New initiative tackling high rates of Pasifika sudden infant deaths
A new Pasifika-led initiative has launched in time for Safe Sleep Awareness Day to address high rates of Pacific infant SUDI (Sudden Unexplained Death in Infancy).
My Baby’s Village is an initiative led by the Pacific Infant Care Collective to help Pacific families keep their baby safe.
The collective, which includes Moana Research, NZ Police, MSD and health partners, have rallied together following a spike in unexplained deaths among infants in 2020 across Auckland. Provisional data shows approximately half of the region’s 20 possible SUDI deaths were Pacific tamariki.
New Zealand Police National Partnerships Manager for Pacific Peoples Superintendent Fata Willi Fanene says it was clear that action needed to be taken.
“Pacific people make up almost 15% of Tāmaki Makarau’s population, yet Pacific babies make up 40% to 50% of SUDI deaths in Auckland each year, with most in deprived areas.”
“We have a responsibility to do all we can to ensure their safety at all times. That includes when they’re sleeping.”
Moana Research Chief Executive Officer Jacinta Fa’alili-Fidow says the situation is preventable.
“Traditionally, the focus has been on providing safe sleep devices. But this wasn’t enough. We’ve found, when you look at the causes of death, two thirds of those families had a sleep device in their home.”
“It shows that just handing over a safe sleep device isn’t going to prevent all SUDI deaths. There are lots of different causes, and there has to be some changes in our systems as well.”
KidzFirst Consultant Paediatrician Dr Teuila Percival says: “It’s really tough to reach out as a mother, and we don’t make it easy for a lot of mothers.”
“They don’t have as much time to focus on their babies as they used to, so this is a call to families and networks to identify families who do need support and help.”
This Safe Sleep Awareness Week, My Baby’s Village has shared daily videos online showing how support from families can be as easy as giving words of encouragement and lending a hand.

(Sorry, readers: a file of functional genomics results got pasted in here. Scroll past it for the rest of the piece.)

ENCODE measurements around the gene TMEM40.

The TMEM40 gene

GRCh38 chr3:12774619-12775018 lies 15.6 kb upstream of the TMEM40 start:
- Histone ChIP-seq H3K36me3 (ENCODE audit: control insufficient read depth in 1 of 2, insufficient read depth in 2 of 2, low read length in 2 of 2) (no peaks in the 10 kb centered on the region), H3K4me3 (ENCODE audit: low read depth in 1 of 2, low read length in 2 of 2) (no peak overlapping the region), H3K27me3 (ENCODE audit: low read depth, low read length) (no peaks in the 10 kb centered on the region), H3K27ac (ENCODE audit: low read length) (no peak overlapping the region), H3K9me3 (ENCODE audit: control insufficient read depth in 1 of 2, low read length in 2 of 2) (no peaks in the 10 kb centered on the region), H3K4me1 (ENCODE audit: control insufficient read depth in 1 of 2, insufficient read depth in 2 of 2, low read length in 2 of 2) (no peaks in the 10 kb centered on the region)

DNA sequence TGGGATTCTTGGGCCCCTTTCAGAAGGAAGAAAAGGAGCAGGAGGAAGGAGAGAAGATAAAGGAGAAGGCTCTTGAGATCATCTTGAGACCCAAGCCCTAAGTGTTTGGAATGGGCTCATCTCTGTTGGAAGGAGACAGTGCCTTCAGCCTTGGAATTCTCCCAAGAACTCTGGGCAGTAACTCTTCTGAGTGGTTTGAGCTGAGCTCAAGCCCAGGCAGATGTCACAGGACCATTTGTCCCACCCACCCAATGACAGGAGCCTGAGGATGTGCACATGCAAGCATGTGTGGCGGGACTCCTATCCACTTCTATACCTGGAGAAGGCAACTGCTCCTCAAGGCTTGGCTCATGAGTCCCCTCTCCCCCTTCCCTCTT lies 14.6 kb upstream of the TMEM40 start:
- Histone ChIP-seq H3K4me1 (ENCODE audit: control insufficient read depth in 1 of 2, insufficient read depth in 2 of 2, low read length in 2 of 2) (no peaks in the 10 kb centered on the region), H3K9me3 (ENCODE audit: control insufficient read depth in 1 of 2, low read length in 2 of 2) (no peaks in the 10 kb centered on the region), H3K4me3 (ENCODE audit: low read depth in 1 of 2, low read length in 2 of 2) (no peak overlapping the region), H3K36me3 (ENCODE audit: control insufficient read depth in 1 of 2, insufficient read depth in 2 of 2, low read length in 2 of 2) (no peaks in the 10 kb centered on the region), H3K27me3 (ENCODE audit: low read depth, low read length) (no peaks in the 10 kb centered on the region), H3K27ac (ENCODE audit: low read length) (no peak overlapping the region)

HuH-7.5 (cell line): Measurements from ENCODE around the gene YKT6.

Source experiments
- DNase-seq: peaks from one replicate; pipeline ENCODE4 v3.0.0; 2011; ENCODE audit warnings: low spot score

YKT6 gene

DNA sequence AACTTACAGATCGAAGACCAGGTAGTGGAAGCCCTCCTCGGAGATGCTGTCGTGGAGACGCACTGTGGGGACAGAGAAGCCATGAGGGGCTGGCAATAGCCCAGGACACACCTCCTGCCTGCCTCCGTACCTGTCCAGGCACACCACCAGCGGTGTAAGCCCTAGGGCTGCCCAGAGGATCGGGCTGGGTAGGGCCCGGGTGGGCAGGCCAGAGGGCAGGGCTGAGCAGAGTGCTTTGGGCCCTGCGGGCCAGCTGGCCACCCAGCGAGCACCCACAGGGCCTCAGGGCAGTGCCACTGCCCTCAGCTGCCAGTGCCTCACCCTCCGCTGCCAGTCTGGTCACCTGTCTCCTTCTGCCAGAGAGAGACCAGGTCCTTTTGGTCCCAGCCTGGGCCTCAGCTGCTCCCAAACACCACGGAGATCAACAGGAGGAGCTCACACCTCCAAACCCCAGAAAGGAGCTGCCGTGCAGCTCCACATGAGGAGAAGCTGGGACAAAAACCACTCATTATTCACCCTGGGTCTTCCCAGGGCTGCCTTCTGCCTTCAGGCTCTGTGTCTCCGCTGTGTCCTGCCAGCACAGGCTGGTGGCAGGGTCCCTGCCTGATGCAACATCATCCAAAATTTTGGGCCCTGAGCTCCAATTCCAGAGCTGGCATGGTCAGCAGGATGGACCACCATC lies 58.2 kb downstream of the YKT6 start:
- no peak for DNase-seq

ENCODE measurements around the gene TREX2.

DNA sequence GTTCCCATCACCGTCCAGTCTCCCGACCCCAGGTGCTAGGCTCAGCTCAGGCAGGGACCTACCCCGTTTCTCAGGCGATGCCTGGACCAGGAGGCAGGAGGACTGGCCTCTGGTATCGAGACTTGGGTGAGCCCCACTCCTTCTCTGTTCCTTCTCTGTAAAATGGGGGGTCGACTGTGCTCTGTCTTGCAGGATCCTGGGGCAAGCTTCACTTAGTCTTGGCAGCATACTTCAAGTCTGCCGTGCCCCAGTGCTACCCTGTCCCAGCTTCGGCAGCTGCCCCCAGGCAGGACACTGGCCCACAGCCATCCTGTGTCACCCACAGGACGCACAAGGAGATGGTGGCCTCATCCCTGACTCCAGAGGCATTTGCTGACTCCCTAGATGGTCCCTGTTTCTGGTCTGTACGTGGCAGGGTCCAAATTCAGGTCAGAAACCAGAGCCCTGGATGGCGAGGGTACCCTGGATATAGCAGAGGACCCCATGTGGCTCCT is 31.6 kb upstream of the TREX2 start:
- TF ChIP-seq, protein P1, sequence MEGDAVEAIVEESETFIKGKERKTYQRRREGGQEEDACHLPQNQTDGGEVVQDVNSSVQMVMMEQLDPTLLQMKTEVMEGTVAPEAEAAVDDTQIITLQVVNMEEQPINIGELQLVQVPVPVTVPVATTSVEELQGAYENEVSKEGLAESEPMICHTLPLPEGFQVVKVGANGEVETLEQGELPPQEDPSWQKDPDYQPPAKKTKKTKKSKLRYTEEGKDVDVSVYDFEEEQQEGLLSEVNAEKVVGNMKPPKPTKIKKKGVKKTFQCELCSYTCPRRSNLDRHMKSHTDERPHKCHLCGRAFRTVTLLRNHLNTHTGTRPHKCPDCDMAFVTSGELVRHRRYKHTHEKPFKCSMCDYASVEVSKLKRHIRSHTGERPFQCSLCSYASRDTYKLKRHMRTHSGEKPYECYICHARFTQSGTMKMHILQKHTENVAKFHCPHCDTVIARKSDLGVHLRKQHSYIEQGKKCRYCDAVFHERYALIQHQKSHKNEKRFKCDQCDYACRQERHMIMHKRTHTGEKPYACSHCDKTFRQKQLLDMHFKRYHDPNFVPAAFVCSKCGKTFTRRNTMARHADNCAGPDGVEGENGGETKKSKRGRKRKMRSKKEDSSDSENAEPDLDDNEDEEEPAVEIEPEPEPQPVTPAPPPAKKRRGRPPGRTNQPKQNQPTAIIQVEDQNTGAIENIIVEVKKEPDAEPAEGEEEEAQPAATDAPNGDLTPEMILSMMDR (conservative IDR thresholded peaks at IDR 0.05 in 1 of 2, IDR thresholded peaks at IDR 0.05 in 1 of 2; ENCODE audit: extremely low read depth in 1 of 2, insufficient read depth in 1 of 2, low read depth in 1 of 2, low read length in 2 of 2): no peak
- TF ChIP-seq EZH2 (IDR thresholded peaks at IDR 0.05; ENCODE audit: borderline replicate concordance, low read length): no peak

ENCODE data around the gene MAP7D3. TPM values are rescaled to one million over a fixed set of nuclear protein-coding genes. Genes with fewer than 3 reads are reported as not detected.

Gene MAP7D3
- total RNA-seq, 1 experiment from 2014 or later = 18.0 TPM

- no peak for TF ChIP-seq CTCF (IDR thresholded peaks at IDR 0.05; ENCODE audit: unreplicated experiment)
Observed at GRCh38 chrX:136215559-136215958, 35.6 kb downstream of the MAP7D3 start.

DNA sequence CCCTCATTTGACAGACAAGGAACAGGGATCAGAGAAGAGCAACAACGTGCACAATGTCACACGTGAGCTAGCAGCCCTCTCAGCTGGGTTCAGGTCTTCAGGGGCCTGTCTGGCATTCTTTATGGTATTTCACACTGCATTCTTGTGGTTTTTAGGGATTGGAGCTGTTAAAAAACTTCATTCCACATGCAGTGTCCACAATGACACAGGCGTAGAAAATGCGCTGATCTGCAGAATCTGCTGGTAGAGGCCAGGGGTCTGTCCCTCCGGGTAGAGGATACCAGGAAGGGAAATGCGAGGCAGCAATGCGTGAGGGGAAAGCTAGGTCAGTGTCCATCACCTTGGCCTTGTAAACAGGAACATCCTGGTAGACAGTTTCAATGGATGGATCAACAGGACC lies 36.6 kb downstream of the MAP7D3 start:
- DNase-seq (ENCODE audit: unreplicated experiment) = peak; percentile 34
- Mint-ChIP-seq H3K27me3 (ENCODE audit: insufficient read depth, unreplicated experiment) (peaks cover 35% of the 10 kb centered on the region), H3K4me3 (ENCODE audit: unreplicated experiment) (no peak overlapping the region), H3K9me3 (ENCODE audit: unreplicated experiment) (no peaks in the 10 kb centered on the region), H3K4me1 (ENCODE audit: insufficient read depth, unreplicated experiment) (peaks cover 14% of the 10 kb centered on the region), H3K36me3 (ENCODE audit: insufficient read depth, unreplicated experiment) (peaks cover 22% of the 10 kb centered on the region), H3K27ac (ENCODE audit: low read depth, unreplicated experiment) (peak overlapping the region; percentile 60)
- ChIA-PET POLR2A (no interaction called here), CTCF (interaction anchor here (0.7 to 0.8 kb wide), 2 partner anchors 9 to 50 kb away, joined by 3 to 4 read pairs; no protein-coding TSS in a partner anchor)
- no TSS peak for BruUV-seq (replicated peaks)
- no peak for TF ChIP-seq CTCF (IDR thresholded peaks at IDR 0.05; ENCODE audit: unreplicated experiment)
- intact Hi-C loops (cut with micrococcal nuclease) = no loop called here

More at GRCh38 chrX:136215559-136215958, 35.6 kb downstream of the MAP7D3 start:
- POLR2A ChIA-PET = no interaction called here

Thirteen-year-old Trinity helps out her single mother, Meleane, with taking care of her siblings.
“I get up in the morning, I go downstairs and just make bowls of cereal while Mum’s already up in bed doing some of her studies and work,” Trinity says. “At the end of the day, I just get them all in the shower and in bed.”
First-time parents Resa and Tavai are blessed to have Tavai’s mother Pua’s support and guidance.
“[Pua] lets us do what we have to do, and if she sees something that’s not right, she will give us her input. Which is good, because I don’t have a guide to go off,” Resa says.
After losing her own mother at 18, Resa’s journey into adulthood posed its own challenges. Although she has the support of her mother-in-law, she’s still learning how to feel more comfortable asking for help.
“In time I think I’ll be able to ask her for more help. It’s still early days.”
Ministry of Social Development (MSD) General Manager Pacific and Community Capability Serena
Curtis is hopeful that being involved at the beginning of a family’s journey will improve outcomes for
“Every child is precious and we need to urgently rally together as a village to be advocates and champions of parents with newborns,” Curtis says.
“We need to fully understand all the factors that may have contributed to these unexplained and preventable deaths, so agencies like us can play our part to ensure parents get the timely help they need.”
“Solutions are with the community. As government organisations, it’s our role to provide support for our communities to realise those solutions.”